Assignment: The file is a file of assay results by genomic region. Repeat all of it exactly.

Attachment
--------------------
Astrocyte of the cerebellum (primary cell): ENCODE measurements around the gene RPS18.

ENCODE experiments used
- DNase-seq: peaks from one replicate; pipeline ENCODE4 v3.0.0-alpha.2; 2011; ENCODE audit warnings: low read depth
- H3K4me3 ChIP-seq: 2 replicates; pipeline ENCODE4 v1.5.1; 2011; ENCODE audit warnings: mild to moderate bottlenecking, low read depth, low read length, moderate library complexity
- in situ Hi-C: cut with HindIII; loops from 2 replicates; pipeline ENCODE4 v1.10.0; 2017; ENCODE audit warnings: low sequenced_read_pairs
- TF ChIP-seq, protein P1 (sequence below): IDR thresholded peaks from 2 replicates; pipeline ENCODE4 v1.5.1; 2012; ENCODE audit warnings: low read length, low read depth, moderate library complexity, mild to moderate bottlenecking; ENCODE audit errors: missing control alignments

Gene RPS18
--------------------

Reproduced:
Astrocyte of the cerebellum (primary cell): ENCODE measurements around the gene RPS18.

ENCODE experiments used
- DNase-seq: peaks from one replicate; pipeline ENCODE4 v3.0.0-alpha.2; 2011; ENCODE audit warnings: low read depth
- H3K4me3 ChIP-seq: 2 replicates; pipeline ENCODE4 v1.5.1; 2011; ENCODE audit warnings: mild to moderate bottlenecking, low read depth, low read length, moderate library complexity
- in situ Hi-C: cut with HindIII; loops from 2 replicates; pipeline ENCODE4 v1.10.0; 2017; ENCODE audit warnings: low sequenced_read_pairs
- TF ChIP-seq, protein P1 (sequence below): IDR thresholded peaks from 2 replicates; pipeline ENCODE4 v1.5.1; 2012; ENCODE audit warnings: low read length, low read depth, moderate library complexity, mild to moderate bottlenecking; ENCODE audit errors: missing control alignments

Gene RPS18